How to Choose the Right Arrow for a Compound Bow or Recurve Bow – Part II


An easy guide – Part II

Just how passionate are you about conquering your archery dreams? If the answer is something along the lines of ‘a whole lot’, then you’re bound to need the right arrows for your bow. And whether it’s a recurve or a compound bow, this is an element you don’t want to be careless with!

In Part One of this guide, you learned the basics of arrow anatomy: material, length, and diameter. These are the foundations you absolutely need to know to choose the best arrows for hunting or target-shooting.

But is it all? Absolutely not— these bolts still hold a lot of mystery for you to discover. Keep reading to find out what aspects you have to pay close attention to when picking your projectiles. To victory!

Weight

In the world of shooting, weight means force. Roughly, the heavier a bolt is, the stronger it is on impact— but also the harder it is to shoot. That’s why your arrow’s weight always has to suit the poundage of your bow.

Weight isn’t an isolated thing: it’s determined by the diameter, the materials, and the thickness of the walls that make up the arrow. The accepted way to measure arrow weight or density is GPI— grains per inch.

So, do you go heavy or light? It depends on your shooting style and your bow poundage.

All arrows tend to be between 300 and 480 GPI. Now, take the total weight (tips, nock, etc. included) of the arrow you want and divide it by the number of the weight of your bow. The result should never ever be below 5 grains per pound of bow draw. If it is, indeed, lower, that arrow is too light for you and would damage your equipment for good.

  • For hunting: The result of your calculation should fall between 6-8 (or higher) grains per pound. This is because heavier arrows tend to store more kinetic energy and sink better into game

  • For target shooting: The result should be 5-6 grains per pound.

If you’re only starting out, choose one set of arrows in which all weigh the same, and stiick to it for a while to get your shooting feet under you.

Spine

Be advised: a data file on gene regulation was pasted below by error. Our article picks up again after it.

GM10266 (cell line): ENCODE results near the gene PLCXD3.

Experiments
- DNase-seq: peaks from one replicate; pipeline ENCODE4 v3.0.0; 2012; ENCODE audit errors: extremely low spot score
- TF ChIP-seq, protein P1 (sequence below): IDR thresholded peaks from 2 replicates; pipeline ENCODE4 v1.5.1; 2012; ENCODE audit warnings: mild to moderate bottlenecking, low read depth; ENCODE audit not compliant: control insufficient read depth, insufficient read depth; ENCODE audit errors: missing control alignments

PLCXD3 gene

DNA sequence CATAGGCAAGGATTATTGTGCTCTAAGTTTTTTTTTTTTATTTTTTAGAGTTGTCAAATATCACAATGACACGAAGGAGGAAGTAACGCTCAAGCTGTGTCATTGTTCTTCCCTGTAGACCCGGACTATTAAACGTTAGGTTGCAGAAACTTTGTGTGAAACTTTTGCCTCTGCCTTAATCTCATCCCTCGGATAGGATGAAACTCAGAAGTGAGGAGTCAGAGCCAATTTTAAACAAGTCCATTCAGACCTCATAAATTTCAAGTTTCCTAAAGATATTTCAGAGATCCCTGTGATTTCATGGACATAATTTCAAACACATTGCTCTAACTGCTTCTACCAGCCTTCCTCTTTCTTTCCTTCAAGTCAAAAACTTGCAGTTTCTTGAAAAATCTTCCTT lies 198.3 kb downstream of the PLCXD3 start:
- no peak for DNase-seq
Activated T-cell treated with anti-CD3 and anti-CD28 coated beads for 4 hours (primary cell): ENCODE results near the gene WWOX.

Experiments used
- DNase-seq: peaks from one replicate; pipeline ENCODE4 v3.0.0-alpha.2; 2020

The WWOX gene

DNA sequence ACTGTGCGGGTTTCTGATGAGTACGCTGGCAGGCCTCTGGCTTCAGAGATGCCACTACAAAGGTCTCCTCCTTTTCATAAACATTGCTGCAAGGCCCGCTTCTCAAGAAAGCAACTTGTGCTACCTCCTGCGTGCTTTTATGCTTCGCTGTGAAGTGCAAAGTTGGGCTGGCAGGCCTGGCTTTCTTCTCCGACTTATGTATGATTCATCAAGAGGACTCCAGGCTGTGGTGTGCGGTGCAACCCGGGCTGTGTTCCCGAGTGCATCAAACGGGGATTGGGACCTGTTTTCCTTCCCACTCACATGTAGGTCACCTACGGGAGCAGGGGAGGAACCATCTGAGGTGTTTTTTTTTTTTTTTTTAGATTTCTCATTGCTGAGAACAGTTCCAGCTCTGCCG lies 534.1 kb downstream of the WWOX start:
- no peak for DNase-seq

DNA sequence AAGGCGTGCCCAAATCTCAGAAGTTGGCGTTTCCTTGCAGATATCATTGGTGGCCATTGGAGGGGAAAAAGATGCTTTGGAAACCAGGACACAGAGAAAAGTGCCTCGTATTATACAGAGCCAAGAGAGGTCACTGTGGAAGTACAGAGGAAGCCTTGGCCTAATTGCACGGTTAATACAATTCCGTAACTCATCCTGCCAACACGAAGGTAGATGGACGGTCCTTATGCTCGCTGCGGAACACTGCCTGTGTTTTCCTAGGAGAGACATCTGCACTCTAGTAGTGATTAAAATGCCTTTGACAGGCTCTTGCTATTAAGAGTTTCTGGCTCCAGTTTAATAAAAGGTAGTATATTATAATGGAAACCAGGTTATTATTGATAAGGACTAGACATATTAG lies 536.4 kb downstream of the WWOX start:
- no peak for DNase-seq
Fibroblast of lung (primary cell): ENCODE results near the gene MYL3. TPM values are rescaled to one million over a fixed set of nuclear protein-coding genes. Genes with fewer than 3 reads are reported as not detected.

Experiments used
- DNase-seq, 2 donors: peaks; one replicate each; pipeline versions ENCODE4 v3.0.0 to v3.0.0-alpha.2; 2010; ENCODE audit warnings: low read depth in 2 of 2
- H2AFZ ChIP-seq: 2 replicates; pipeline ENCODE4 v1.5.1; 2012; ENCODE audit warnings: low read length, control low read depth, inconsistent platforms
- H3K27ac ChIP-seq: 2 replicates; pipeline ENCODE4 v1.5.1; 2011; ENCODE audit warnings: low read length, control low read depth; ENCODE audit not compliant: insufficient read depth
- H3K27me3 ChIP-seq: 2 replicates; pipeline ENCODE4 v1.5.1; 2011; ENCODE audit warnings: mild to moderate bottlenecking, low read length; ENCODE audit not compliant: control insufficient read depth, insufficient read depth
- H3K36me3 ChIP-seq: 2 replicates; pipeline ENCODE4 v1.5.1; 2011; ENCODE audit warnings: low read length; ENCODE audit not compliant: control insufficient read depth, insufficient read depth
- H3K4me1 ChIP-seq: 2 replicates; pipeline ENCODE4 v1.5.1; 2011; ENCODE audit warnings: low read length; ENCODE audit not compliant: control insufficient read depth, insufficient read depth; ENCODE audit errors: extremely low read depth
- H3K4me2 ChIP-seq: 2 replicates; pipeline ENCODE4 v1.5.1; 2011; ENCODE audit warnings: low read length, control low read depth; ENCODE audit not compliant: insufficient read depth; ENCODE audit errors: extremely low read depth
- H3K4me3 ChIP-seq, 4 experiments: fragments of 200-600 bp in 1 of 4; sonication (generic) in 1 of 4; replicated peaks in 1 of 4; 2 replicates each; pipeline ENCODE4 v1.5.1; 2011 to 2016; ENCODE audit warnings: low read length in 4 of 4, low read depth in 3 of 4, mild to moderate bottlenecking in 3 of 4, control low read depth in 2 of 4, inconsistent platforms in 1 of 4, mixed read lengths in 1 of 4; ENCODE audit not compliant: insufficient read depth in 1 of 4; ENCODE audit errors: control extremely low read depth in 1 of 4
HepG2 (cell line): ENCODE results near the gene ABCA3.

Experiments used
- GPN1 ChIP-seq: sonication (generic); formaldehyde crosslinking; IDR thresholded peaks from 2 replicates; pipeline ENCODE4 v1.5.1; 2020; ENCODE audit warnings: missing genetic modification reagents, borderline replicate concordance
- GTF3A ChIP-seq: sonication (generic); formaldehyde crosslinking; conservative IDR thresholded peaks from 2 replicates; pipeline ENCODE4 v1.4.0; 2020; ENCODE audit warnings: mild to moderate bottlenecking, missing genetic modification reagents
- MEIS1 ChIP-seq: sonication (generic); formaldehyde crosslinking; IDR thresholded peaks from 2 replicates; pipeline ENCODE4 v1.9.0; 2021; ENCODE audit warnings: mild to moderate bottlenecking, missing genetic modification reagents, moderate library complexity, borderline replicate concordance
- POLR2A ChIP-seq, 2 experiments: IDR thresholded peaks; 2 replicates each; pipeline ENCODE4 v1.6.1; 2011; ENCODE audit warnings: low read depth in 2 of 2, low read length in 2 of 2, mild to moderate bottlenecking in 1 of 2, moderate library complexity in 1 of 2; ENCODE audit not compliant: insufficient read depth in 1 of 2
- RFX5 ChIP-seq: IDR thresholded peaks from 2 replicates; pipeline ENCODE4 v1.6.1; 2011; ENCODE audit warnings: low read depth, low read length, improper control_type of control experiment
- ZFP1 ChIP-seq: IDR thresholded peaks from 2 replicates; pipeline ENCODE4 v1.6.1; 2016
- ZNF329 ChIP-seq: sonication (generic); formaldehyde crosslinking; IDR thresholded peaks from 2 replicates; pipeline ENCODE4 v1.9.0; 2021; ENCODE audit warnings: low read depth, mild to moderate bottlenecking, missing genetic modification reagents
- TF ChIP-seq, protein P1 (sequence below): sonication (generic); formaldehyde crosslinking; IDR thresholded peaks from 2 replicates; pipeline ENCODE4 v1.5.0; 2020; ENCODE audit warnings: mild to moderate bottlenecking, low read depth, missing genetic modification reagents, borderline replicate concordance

Ever seen an arrow fly in slow motion? Check out this video:

See how it wiggles like a swimming fish? The spine of an arrow is exactly that wiggle— and, believe it or not, it’s incredibly important. If your arrow’s too stiff, it won’t bend the right way and will be inaccurate. Too much wiggle (a weak arrow) is also bad.

What’s the right amount of spine for you? The best way to determine is to look for what the manufacturer recommends. Typically, when you’re buying from the online store, you’ll read a product’s good for bows “up to x lbs.” (a flexible recommendation).  

Once you’ve established that, it comes down to a few factors:

  • A heavier bow requires a stiff arrow, and viceversa.

  • The longer you need the arrow to be, the more stiff it’ll need to be in order to stay accurate.

  • Material: each material has its own level of stiffness, so you can choose between them!

  • If you shoot a compound bow, the cam: aggressive cams (yielding a harder powerstroke) usually need a stiff arrow.

Tip

After you’ve taken a good look at the other, more structural aspects of your arrow, you need to consider the tip. As you know, this part of the anatomy is often interchangeable, meaning you can choose different tips to get slightly different versions of your arrow.

In a nutshell, lighter tips for lighter bows and the same on the other side of the spectrum. For hunting, you want tips that are on the heavier side; and it’s the opposite for target practice.

If you don’t want to worry about tips at this stage, it’s quite all right: plenty of awesome arrows come all set up and don’t require you to do anything. If you’re ready for the next step, you can choose different types of tips:


  • Bullet: Conical and ever-so-slightly rounded, good for target practice.

  • Field:  Pointier than the bullet point, good for 3D targets and hunting small game.

  • Blunt: Metallic or rubber, they’re (you guessed it) blunt and designed for killing small game by shock, striking it  with its flatter and larger surface.

  • Broadhead: Meant for big game, the broadhead is made up of blades wider than the arrow that can either be fixed or open when impact with the target occurs.

  • Bowfishing points: Steely and decked out with retractable or screw-off barbs, this point is for (obviously) fishing.

Weight, spine, and points are essential factors to create a badass bow and archer, so choose your arrows wisely. Now that you’ve got the information, you’ve got the power! Head over to Part III to become the ultimate arrow expert.

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